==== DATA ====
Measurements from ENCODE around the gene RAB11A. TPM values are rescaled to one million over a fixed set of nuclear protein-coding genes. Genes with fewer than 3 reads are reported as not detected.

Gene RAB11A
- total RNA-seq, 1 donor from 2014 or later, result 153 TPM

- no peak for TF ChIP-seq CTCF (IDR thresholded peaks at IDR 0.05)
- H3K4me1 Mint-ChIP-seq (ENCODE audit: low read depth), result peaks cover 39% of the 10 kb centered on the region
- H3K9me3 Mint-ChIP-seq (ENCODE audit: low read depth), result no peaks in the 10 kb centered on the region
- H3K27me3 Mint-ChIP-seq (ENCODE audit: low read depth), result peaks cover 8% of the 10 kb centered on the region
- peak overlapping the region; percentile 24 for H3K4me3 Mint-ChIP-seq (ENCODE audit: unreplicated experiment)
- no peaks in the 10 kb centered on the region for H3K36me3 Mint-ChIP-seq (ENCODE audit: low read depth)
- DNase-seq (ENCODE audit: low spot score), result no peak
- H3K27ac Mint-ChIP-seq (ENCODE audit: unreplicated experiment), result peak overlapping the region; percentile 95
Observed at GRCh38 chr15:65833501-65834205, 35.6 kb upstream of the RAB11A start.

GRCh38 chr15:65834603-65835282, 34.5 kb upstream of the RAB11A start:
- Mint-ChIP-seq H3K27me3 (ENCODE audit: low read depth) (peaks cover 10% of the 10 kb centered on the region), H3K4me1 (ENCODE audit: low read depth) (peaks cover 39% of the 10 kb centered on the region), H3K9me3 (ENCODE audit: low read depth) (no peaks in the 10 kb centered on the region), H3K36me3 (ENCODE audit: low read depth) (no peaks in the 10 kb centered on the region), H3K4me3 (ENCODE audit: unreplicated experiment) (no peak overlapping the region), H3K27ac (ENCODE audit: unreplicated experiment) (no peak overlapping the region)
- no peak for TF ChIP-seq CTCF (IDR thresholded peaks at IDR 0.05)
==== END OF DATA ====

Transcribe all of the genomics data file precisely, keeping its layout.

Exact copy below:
Measurements from ENCODE around the gene RAB11A. TPM values are rescaled to one million over a fixed set of nuclear protein-coding genes. Genes with fewer than 3 reads are reported as not detected.

Gene RAB11A
- total RNA-seq, 1 donor from 2014 or later, result 153 TPM

- no peak for TF ChIP-seq CTCF (IDR thresholded peaks at IDR 0.05)
- H3K4me1 Mint-ChIP-seq (ENCODE audit: low read depth), result peaks cover 39% of the 10 kb centered on the region
- H3K9me3 Mint-ChIP-seq (ENCODE audit: low read depth), result no peaks in the 10 kb centered on the region
- H3K27me3 Mint-ChIP-seq (ENCODE audit: low read depth), result peaks cover 8% of the 10 kb centered on the region
- peak overlapping the region; percentile 24 for H3K4me3 Mint-ChIP-seq (ENCODE audit: unreplicated experiment)
- no peaks in the 10 kb centered on the region for H3K36me3 Mint-ChIP-seq (ENCODE audit: low read depth)
- DNase-seq (ENCODE audit: low spot score), result no peak
- H3K27ac Mint-ChIP-seq (ENCODE audit: unreplicated experiment), result peak overlapping the region; percentile 95
Observed at GRCh38 chr15:65833501-65834205, 35.6 kb upstream of the RAB11A start.

GRCh38 chr15:65834603-65835282, 34.5 kb upstream of the RAB11A start:
- Mint-ChIP-seq H3K27me3 (ENCODE audit: low read depth) (peaks cover 10% of the 10 kb centered on the region), H3K4me1 (ENCODE audit: low read depth) (peaks cover 39% of the 10 kb centered on the region), H3K9me3 (ENCODE audit: low read depth) (no peaks in the 10 kb centered on the region), H3K36me3 (ENCODE audit: low read depth) (no peaks in the 10 kb centered on the region), H3K4me3 (ENCODE audit: unreplicated experiment) (no peak overlapping the region), H3K27ac (ENCODE audit: unreplicated experiment) (no peak overlapping the region)
- no peak for TF ChIP-seq CTCF (IDR thresholded peaks at IDR 0.05)